Witness K and Collaery believe justifiably that they acted in the national interest. That is by taking their case – that the Australian Government acted unlawfully by secretly tapping into the deliberations of the Timor-Leste Cabinet – to the international courts. In this context, the idea that they consciously engaged in a criminal conspiracy is fanciful.
Witness K has briefed the formidable barrister, Robert Richer QC, to advise him as to the criminal proceedings. Richter disclosed another remarkable fact at a recent webinar organised by Liberty Victoria. Richter stated that although he had tried, he had not yet been able to obtain any official documentation from the prosecution that would inform him of the precise criminal charges that Witness K might face. The prosecution has been on foot for almost two years. This is an extraordinary delay.
Attorney-General Porter has made an application to the ACT Supreme Court for parts of the prospective trial to be conducted in secret. A secret trial, of course, constitutes a radical attack on the fundamental principles of open justice and fair trial. Just a few weeks ago, Justice Mossop of the ACT Supreme Court provided his judgment as to the application. He agreed that parts of the trial should not be open either to the media or to the public.
Justice Mossop’s reasons are enlightening. He has written a fine judgment. It is lucid, logical, and extensive. It has only one flaw. It is devoid of context. Two examples may suffice to demonstrate the problem.
The principal reason that the Justice accepted the argument that parts of the trial should be held in secret was that if Australia’s ‘five eyes’ security partners learnt that sensitive intelligence documents were capable of public disclosure in Australia, the trust of our intelligence allies in the security of their own documentation here may be prejudiced.
Looked at abstractly, this is a persuasive argument. It neglects the fact, however, that the documents at the heart of this case are likely to expose governmental illegality and possibly criminal activity. In that circumstance, our security allies would in all likelihood understand that to keep secret, documents disclosing unlawful governmental behaviour would be contrary to the national interest. No prejudice to Australia’s international relations, therefore, would be likely to occur.
Another influential argument accepted by the Court was that should documents revealing ASIS operations become public, foreign intelligence agencies into whose hands such documents fell may be able, when combining them with other sources of information, to construct an intelligible mosaic from which the processes and methods of Australian secret surveillance activities could be ascertained.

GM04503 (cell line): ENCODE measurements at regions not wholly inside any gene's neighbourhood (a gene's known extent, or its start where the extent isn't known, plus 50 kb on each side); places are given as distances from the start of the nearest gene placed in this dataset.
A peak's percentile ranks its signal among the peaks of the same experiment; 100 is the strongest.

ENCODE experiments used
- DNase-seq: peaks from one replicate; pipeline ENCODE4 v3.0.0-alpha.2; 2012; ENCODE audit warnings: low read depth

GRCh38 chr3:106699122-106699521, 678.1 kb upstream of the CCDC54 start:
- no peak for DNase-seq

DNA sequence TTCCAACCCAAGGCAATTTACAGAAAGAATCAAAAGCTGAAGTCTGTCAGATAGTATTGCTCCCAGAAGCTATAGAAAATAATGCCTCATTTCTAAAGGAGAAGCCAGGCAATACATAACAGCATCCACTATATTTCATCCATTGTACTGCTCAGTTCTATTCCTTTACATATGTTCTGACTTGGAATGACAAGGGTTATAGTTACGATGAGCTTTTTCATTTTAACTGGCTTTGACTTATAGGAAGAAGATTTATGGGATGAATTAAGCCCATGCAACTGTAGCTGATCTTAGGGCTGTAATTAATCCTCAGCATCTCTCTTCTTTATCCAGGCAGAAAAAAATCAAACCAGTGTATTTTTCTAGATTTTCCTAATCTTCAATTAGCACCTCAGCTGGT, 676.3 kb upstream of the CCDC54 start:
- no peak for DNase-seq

Again, in the abstract, this argument makes sense. But in this case, the documents in question relate to a single intelligence operation that was conducted in a tiny country, sixteen years ago. It would come as a surprise to any informed lay observer, and probably to any capable intelligence analyst, if historical methods of surveillance utilised in 2004 were able to cast even the remotest light on the methodology of contemporary intelligence practice. In 2004, compared with the present, the methodologies and technologies of secret surveillance would have been, at best, rudimentary.
Bernard Collaery was in court to hear Justice Mossop deliver his judgment. He obtained a copy of the judgment and was directed read it in a room adjacent to the court. While he was absorbing it, plain clothes officials entered the room. They informed him that all copies of the judgment must be returned. When asked why, the officials explained that parts of Justice Mossop’s reasons for decision contained material that the Attorney-General regarded as sensitive. Subsequently Collaery and Witness K received a heavily redacted version. Open justice? Hardly.
An appeal from Justice Mossop’s judgment is likely to be heard early in the new year. One hopes that the appeal Justices will arrive at a contextually based conclusion permitting some parts of the veil of secrecy presently cast over the Collaery/K proceedings to be lifted, so that the principles of accountability and open justice may be given their full and proper rein.
Spencer Zifcak is Allan Myers Professor of Law at the Australian Catholic University and former President of Liberty Victoria